Through a recent article in Club Troppo, I heard about a couple of excellent blog posts by Michael Nielson. Nielson is a Queensland educated writer and scientist who now lives in Toronto. In the first post, Nielson outlines six rules for rewriting that Troppo’s Nicholas Gruen rightly calls “simple but compelling”. Gruen then asks his readers to see how Nielson himself measures up to these rules in the second post, a fascinating story about “the chess game of the century”.
In this post Nielson talks about the famous chess game in 1999 played over the Internet between then-world champion Garry Kasparov and “the World”. Over 50,000 individuals from more than 75 countries participated in the game. One move was made every 24 hours with the World’s move decided by a vote which was open to everyone. Kasparov won a fascinating contest in 62 moves after 51 percent of the World team voted to resign. Afterwards Kasparov called it “the greatest game in the history of chess.” He said it was never clear who was going to win and he expended more energy on this one game than any other in his career. Although Kasparov was far better than any single contributor to the World team, collectively they produced one of the strongest games ever played.
The idea that a bunch of amateurs would give the best in the business a run for their money should not strange to anyone who has read James Surowiecki’s classic 2004 book, The Wisdom of Crowds. In a series of remarkable stories, Surowiecki shows how mass collective decision making consistently beats that of the few, even when those few are experts. His thesis was that groups are remarkably intelligent and are often smarter than the smartest people in them.
Will Brooks, a former BBC sportswriter, took this idea to heart when he founded the company My Football Club in 2007. His idea was a fan-owned and fan-run football club in which the each of the owners would have an equal say in the day-to-day management of the team. With the help of thousands of subscribers, Brooks bought a controlling interest in the Football Conference (England’s fifth football tier) team Ebbsfleet United FC based in Kent. The fans are now the legal owners of the club and members vote on team selection and player transfers.
The club is doing very well under the crowdsourcing arrangement. There are currently 30,000 internet members who pay £35 annually for the privilege. Twenty percent of the membership login to the club’s website every day, posting thousands of messages and debating issues such which players to recruit to how to increase attendance at games. The club hopes to gain promotion to the football league in the next few years. Already Brooks experiment has paid off on the field. This year Ebbsfleet United won the FA Trophy (the highest accolade for semi-professional teams) in May beating Torquay 1-0 at Wembley, becoming the first team ever from Kent to win the trophy. At the club’s request, the game was made available as a live online video feed to satisfy members in the US, Australia and across Europe.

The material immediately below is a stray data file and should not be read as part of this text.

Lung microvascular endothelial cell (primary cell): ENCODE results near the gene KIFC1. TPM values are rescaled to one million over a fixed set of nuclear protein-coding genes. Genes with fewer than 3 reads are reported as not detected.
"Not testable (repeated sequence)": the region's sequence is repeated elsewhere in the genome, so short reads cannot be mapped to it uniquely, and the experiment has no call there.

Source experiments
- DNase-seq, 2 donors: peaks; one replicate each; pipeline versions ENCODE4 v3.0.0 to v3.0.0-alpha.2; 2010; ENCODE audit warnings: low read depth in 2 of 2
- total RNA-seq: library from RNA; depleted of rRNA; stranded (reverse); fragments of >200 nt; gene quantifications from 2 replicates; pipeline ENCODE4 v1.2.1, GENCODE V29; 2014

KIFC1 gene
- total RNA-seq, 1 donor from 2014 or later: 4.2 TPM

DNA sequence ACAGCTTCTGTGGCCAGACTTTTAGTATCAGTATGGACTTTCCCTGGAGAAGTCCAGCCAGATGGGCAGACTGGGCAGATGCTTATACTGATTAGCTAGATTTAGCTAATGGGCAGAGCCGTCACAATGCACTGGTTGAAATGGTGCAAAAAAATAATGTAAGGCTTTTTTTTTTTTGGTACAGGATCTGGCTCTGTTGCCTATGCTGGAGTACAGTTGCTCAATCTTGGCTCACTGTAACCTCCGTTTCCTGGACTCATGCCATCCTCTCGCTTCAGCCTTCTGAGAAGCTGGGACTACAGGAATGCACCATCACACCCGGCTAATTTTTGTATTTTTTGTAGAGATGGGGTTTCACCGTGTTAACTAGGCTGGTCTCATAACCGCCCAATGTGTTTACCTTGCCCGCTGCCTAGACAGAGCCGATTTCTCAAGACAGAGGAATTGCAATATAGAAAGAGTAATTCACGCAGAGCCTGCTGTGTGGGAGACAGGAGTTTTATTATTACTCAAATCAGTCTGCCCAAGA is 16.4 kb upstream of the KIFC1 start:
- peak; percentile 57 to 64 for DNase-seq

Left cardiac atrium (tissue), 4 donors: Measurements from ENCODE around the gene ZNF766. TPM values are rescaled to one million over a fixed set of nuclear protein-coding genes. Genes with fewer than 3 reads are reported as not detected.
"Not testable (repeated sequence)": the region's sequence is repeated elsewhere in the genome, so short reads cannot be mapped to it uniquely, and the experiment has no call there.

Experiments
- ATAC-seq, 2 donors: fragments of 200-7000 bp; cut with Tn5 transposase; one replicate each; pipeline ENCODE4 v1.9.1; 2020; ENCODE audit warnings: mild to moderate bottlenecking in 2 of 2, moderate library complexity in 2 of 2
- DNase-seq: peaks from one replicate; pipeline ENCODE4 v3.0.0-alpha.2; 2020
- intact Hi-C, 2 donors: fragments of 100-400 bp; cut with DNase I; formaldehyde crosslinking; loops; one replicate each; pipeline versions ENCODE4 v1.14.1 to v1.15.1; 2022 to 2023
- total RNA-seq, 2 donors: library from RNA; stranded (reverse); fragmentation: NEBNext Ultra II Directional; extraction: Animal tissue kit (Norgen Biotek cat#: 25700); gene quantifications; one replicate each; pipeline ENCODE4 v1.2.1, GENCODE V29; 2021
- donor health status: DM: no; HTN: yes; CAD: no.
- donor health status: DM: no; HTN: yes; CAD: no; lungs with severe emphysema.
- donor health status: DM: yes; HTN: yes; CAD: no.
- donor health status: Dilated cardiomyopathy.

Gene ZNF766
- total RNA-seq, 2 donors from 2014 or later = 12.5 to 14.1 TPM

The Ebbsfleet experiment in trust and mass participation stands in stark contrast to the Italian experience. In “The Wisdom of the Crowds”, Surowiecki discussed the corruption that tears at the heart of Italian football. In 2002 Italy were knocked out of the World Cup by South Korea after Byron Moreno, the Ecuadorian referee made two crucial errors that gifted the co-hosts victory. Surowiecki noted how Italian fans didn’t blame Moreno for his incompetence but instead accused him of “criminal behaviour” in league with football’s governing body FIFA. If Italy lost, then it had to be because of a global conspiracy for which Moreno was just the front.
Although no evidence emerged in the weeks that followed to support the conspiracy theory, Italian newspapers and fans remained convinced it existed. Surowiecki put it down to the fact that corruption is assumed to be the natural state of affairs in Italian football. Every season some new scandal emerges and claims of corrupt referees are commonplace. Games are negative, foul-ridden affairs where defeat is never accepted as an outcome of a fair contest. There is a total lack of trust between participants and the system is geared to protecting interest at the cost of entertainment. Cheating on the field of play is commonplace and even encouraged. This problem was noted by AC Milan playmaker Gennaro Gattuso when he said in 2003: “The system prevents you from telling the truth and being yourself.”
Gattuso is not alone in despising the system, but no one seems to be able to address the issue. In the absence of trust, the pursuit of self-interest is the only strategy that makes sense. Surowiecki says Italian football has failed to find a good solution to the problem of co-operation. Co-operation problems involve more than just co-ordination, he says. To solve these problems, the members of a group need to adopt a broader definition of self-interest than that of maximising profit in the name of short term demands. Trust is needed. Successful co-operation relies on people who repeatedly deal with each other over time. The promise of continued successful interaction keeps the participants in line. The key to co-operation is what Robert Axelrod called “the shadow of the future.” Or as Surowiecki says, the best approach is to be “nice, forgiving, and retaliatory.”